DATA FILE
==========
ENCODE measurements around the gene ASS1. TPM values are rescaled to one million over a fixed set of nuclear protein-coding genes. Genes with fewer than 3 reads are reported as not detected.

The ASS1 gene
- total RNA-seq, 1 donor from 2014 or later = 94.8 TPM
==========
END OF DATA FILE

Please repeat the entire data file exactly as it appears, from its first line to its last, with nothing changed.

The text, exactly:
ENCODE measurements around the gene ASS1. TPM values are rescaled to one million over a fixed set of nuclear protein-coding genes. Genes with fewer than 3 reads are reported as not detected.

The ASS1 gene
- total RNA-seq, 1 donor from 2014 or later = 94.8 TPM